The book, Orphan Drugs, was published in early 1980. The carnitine story chapter was completed by Dr. DeFelice in the late 70’s. Here he describes his early experience with carnitine including the cultural lessons he learned. He calls carnitine, The Great Teacher regarding our medical discovery system and further convinced him of the need for the Doctornaut Act. He continues to be involved with carnitine and the Great Teacher continues to uncover other barriers to clinical research such as the CMS does not honor the Orphan Drug Act and, by so doing, defies the will of Congress and deprives the elderly of new therapies.Read
This is a special mission of FIM because of its particular interest in natural substances. A nutraceutical is a food, dietary supplement or medical food that has a medical — health benefit including the prevention and treatment of disease. Dr. DeFelice coined the term in 1989, and it is now in the Oxford English Dictionary where he is cited for coining the term. It is also in the Webster Collegiate Dictionary and others.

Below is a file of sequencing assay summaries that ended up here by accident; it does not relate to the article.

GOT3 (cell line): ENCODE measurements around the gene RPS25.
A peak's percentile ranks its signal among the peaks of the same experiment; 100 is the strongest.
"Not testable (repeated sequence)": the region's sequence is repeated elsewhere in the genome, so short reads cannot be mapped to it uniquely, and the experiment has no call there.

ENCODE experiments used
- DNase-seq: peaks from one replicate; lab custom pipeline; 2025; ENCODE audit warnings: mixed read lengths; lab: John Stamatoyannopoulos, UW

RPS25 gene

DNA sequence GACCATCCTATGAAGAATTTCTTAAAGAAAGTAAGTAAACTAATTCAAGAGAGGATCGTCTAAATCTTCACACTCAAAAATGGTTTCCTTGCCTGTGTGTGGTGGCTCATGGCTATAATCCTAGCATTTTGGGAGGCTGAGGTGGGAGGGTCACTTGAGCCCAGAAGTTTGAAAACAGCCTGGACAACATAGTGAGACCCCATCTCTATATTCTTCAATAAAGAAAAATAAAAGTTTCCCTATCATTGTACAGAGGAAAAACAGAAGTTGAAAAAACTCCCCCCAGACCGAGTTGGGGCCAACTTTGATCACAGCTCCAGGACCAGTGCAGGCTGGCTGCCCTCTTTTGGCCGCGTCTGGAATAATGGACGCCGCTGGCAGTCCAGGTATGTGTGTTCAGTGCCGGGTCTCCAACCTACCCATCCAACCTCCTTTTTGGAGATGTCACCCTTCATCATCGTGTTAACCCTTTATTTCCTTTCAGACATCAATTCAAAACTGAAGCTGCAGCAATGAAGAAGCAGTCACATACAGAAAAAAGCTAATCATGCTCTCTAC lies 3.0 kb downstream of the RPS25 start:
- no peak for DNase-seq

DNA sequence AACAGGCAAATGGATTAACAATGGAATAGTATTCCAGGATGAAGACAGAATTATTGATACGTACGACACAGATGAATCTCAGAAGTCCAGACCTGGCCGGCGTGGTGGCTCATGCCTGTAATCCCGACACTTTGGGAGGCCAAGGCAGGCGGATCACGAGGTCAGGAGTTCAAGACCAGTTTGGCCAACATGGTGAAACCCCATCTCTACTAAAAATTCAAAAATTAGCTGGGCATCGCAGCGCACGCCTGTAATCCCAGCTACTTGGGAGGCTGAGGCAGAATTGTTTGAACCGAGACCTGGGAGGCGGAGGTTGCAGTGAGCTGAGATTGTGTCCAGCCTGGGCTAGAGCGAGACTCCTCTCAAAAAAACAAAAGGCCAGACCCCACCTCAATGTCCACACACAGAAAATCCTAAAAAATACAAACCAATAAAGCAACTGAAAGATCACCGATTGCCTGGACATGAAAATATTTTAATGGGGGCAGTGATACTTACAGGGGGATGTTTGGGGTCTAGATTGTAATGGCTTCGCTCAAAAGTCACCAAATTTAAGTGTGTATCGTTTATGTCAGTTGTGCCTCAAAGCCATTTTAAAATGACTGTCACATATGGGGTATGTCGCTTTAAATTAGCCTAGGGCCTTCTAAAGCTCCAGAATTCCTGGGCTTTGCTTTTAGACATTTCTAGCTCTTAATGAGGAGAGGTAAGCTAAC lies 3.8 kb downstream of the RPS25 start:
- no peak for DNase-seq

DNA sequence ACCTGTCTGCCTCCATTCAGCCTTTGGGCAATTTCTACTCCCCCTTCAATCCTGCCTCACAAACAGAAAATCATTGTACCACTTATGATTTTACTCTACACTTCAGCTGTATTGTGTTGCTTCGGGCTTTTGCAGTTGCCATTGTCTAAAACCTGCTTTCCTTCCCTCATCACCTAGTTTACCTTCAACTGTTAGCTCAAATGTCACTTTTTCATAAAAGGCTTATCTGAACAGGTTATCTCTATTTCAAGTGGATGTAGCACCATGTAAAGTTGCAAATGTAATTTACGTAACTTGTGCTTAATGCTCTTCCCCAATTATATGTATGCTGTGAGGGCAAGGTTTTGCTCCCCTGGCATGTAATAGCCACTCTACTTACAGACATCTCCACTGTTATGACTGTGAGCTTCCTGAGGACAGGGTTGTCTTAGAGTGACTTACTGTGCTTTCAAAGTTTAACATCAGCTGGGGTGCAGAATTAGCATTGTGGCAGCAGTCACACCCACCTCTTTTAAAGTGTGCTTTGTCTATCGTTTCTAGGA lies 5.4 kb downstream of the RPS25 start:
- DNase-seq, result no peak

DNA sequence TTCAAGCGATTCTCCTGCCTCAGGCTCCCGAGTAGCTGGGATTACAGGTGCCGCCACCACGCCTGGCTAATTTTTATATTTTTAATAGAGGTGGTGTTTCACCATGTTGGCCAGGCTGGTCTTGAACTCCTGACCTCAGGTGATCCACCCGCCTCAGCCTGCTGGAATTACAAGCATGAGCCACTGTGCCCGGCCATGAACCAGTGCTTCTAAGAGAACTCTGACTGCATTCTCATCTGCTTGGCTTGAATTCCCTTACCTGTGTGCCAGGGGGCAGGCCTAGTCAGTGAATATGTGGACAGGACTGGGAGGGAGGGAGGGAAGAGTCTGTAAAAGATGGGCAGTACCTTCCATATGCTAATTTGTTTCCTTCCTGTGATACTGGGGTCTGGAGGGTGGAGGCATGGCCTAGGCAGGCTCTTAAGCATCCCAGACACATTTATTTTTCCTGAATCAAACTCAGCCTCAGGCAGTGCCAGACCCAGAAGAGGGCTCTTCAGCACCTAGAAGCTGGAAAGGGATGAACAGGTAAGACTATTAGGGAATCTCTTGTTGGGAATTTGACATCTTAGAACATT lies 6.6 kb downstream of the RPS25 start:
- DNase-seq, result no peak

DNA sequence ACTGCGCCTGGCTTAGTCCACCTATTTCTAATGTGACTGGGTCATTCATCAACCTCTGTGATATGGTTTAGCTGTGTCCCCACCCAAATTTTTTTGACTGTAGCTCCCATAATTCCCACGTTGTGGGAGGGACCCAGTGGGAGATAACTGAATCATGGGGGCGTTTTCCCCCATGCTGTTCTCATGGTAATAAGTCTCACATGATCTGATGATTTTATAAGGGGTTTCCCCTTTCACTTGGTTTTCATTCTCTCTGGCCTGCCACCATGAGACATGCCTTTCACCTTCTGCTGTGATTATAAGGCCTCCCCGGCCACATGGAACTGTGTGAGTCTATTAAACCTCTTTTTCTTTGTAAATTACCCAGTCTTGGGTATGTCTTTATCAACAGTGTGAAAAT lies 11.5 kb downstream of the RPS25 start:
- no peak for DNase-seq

Very little clinical research is conducted on specific nutraceutical products sold (far less than 1/2 per cent) principally due to a simple economic reason â€“ the difficulty in obtaining a sufficiently secure proprietary position such as a patent. The potential medical or health values of these products are, therefore, largely unproven. As a result, patients and health care professionals are deprived of knowing the truth about the clinical benefits and the safety of the products being taken.
In 1996 FIM held a conference entitled, THE NEED FOR A RESEARCH-INTENSIVE NUTRACEUTICAL INDUSTRY: WHAT CAN CONGRESS DO? (The Claims-Research Connection). The major consensus called for a need for companies to have some type of proprietary position to make exclusive nutraceutical claims.
Subsequently Dr. DeFelice proposed the NREA which is based on the principles of the successful Orphan Drug Act. If a company conducts the clinical research on a specific product, it alone will have the exclusive right to make the medical claim regarding its efficacy. This marketing incentive, as happened with orphan drugs, will spur companies to invest in the clinical research necessary to demonstrate the safety and effectiveness of the nutraceuticals sold.
Dr. DeFelice had numerous discussions with Congressman Frank Pallone (D-NJ) after which he introduced the Nutraceutical Research and Education Act in Congress in 1999. Surprisingly, there was little interest from any segment of the health sector. FIM, however, intends to renew its effort if the appropriate time arrives Read